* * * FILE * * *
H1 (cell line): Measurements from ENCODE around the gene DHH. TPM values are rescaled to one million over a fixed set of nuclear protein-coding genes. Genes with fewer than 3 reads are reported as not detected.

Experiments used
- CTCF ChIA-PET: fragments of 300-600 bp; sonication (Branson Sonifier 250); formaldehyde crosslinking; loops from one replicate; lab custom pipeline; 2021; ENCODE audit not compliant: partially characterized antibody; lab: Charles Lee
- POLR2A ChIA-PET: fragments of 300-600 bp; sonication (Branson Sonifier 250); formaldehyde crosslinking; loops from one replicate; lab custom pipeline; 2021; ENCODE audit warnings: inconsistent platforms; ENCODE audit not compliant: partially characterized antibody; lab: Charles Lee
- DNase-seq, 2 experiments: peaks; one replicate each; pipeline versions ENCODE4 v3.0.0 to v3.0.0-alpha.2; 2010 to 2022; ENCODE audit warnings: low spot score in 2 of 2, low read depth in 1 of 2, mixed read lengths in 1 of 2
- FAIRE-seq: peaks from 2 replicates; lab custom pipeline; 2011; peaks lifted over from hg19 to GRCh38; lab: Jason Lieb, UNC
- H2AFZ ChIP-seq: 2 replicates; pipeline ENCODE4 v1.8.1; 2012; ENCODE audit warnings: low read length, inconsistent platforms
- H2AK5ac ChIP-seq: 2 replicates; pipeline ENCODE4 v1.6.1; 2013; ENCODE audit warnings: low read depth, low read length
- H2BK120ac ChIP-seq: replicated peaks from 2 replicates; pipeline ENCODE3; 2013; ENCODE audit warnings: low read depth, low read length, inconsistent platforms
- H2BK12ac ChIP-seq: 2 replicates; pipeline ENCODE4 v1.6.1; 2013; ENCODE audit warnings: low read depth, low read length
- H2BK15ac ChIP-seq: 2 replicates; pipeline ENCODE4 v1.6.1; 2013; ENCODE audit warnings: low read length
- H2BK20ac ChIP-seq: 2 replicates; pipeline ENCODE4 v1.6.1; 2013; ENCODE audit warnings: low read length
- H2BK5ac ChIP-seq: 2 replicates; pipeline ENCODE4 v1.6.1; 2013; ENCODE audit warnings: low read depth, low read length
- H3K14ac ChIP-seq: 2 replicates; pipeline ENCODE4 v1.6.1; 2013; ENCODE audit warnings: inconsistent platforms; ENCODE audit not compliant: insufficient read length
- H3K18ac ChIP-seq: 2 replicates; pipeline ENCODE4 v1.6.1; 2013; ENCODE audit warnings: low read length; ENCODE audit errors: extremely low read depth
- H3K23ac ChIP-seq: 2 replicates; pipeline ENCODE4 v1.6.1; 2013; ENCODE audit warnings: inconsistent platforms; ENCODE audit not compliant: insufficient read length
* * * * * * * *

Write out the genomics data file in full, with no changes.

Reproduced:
H1 (cell line): Measurements from ENCODE around the gene DHH. TPM values are rescaled to one million over a fixed set of nuclear protein-coding genes. Genes with fewer than 3 reads are reported as not detected.

Experiments used
- CTCF ChIA-PET: fragments of 300-600 bp; sonication (Branson Sonifier 250); formaldehyde crosslinking; loops from one replicate; lab custom pipeline; 2021; ENCODE audit not compliant: partially characterized antibody; lab: Charles Lee
- POLR2A ChIA-PET: fragments of 300-600 bp; sonication (Branson Sonifier 250); formaldehyde crosslinking; loops from one replicate; lab custom pipeline; 2021; ENCODE audit warnings: inconsistent platforms; ENCODE audit not compliant: partially characterized antibody; lab: Charles Lee
- DNase-seq, 2 experiments: peaks; one replicate each; pipeline versions ENCODE4 v3.0.0 to v3.0.0-alpha.2; 2010 to 2022; ENCODE audit warnings: low spot score in 2 of 2, low read depth in 1 of 2, mixed read lengths in 1 of 2
- FAIRE-seq: peaks from 2 replicates; lab custom pipeline; 2011; peaks lifted over from hg19 to GRCh38; lab: Jason Lieb, UNC
- H2AFZ ChIP-seq: 2 replicates; pipeline ENCODE4 v1.8.1; 2012; ENCODE audit warnings: low read length, inconsistent platforms
- H2AK5ac ChIP-seq: 2 replicates; pipeline ENCODE4 v1.6.1; 2013; ENCODE audit warnings: low read depth, low read length
- H2BK120ac ChIP-seq: replicated peaks from 2 replicates; pipeline ENCODE3; 2013; ENCODE audit warnings: low read depth, low read length, inconsistent platforms
- H2BK12ac ChIP-seq: 2 replicates; pipeline ENCODE4 v1.6.1; 2013; ENCODE audit warnings: low read depth, low read length
- H2BK15ac ChIP-seq: 2 replicates; pipeline ENCODE4 v1.6.1; 2013; ENCODE audit warnings: low read length
- H2BK20ac ChIP-seq: 2 replicates; pipeline ENCODE4 v1.6.1; 2013; ENCODE audit warnings: low read length
- H2BK5ac ChIP-seq: 2 replicates; pipeline ENCODE4 v1.6.1; 2013; ENCODE audit warnings: low read depth, low read length
- H3K14ac ChIP-seq: 2 replicates; pipeline ENCODE4 v1.6.1; 2013; ENCODE audit warnings: inconsistent platforms; ENCODE audit not compliant: insufficient read length
- H3K18ac ChIP-seq: 2 replicates; pipeline ENCODE4 v1.6.1; 2013; ENCODE audit warnings: low read length; ENCODE audit errors: extremely low read depth
- H3K23ac ChIP-seq: 2 replicates; pipeline ENCODE4 v1.6.1; 2013; ENCODE audit warnings: inconsistent platforms; ENCODE audit not compliant: insufficient read length